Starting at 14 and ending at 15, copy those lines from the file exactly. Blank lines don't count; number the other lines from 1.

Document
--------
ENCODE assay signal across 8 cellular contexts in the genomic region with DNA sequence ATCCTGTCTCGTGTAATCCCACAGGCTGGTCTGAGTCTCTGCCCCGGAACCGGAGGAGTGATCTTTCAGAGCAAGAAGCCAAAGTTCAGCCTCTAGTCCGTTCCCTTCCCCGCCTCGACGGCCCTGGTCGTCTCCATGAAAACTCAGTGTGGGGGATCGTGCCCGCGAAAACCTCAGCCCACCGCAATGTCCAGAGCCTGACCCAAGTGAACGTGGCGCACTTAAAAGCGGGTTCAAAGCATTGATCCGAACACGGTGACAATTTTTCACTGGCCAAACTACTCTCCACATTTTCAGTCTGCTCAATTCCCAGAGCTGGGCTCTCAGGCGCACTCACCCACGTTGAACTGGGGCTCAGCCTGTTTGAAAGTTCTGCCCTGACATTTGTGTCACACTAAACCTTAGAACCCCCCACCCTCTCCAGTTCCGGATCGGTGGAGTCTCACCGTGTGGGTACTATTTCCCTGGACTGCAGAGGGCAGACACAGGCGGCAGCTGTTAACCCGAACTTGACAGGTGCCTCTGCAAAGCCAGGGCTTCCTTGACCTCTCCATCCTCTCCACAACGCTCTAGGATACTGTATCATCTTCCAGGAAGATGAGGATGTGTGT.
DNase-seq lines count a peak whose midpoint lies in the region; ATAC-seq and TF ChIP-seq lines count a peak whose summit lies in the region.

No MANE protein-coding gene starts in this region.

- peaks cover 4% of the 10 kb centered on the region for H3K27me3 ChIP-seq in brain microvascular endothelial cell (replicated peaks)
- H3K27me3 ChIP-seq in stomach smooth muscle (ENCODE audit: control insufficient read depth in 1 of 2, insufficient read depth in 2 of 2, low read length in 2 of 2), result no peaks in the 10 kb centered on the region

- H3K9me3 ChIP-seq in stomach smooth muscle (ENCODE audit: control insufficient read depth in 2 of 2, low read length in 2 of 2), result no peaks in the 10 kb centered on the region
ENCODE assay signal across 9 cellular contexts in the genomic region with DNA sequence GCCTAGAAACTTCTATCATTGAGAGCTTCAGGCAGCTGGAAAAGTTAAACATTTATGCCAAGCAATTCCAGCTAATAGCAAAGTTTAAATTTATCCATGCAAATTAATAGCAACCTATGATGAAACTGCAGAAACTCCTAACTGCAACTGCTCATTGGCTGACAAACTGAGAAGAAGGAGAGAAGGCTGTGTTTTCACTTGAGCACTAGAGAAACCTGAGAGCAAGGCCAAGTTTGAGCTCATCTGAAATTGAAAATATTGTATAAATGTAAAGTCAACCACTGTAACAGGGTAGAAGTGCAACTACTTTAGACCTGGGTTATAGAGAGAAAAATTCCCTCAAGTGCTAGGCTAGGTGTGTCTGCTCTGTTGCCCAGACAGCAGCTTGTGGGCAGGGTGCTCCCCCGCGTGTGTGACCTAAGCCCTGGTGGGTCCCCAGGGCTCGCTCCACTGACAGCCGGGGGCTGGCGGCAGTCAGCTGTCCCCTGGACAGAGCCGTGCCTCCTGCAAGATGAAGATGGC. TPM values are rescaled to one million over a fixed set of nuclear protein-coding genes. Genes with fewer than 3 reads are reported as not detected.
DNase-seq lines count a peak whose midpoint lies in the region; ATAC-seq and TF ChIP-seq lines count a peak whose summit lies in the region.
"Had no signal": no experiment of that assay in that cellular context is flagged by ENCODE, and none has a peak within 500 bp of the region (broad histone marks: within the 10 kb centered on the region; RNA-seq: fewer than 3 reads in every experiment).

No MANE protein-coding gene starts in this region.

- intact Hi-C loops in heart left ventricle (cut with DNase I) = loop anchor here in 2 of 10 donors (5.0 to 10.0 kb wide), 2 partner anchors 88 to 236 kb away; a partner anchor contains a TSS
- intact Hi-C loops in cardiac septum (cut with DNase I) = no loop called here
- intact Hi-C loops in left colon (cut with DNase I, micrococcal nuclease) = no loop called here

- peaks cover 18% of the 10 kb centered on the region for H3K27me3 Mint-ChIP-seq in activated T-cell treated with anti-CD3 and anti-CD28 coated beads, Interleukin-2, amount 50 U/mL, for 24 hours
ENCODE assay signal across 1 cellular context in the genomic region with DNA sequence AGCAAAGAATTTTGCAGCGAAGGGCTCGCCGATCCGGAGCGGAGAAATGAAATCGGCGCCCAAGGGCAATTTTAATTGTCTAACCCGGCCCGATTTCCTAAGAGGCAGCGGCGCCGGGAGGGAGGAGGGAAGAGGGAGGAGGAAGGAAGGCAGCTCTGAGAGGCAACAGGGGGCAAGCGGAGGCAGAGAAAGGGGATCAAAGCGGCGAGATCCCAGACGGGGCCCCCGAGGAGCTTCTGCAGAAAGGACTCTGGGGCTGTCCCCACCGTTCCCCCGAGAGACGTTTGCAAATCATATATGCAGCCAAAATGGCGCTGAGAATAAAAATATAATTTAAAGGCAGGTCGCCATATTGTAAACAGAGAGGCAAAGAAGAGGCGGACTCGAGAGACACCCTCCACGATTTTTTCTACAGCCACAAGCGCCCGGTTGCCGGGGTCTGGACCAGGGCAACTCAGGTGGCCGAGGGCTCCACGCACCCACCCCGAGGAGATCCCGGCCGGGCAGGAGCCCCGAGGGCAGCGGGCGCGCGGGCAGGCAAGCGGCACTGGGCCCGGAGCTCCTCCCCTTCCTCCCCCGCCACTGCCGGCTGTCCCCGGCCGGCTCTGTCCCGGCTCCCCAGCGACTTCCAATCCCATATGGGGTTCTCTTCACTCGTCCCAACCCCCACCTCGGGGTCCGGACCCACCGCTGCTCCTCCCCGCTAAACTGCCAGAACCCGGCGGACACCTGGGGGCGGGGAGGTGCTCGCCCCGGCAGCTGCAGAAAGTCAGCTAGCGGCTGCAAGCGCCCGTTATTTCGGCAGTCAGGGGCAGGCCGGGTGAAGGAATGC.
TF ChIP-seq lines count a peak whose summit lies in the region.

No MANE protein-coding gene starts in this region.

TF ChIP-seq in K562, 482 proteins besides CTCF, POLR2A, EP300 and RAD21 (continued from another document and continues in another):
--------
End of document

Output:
- peaks cover 18% of the 10 kb centered on the region for H3K27me3 Mint-ChIP-seq in activated T-cell treated with anti-CD3 and anti-CD28 coated beads, Interleukin-2, amount 50 U/mL, for 24 hours
ENCODE assay signal across 1 cellular context in the genomic region with DNA sequence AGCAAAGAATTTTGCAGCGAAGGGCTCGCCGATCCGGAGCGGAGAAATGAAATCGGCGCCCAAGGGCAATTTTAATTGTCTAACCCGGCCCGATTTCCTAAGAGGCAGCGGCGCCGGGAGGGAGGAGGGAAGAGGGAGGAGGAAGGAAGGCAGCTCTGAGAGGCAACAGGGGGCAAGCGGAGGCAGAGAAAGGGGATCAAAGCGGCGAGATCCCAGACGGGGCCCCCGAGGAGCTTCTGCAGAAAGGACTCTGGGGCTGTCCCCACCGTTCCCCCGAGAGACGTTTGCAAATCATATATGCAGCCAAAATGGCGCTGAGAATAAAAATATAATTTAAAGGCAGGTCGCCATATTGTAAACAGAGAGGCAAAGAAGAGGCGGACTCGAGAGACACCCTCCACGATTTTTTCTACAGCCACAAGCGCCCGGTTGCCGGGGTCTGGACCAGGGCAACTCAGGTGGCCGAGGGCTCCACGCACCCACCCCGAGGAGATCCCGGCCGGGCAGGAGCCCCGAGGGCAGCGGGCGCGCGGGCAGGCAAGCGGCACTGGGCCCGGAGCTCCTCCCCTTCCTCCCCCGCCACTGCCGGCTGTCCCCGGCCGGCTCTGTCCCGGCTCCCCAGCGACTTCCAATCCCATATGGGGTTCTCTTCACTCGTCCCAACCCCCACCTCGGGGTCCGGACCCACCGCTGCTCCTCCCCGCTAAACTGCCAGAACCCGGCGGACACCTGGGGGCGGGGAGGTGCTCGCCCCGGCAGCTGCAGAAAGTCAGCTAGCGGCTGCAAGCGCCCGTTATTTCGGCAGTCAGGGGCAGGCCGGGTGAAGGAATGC.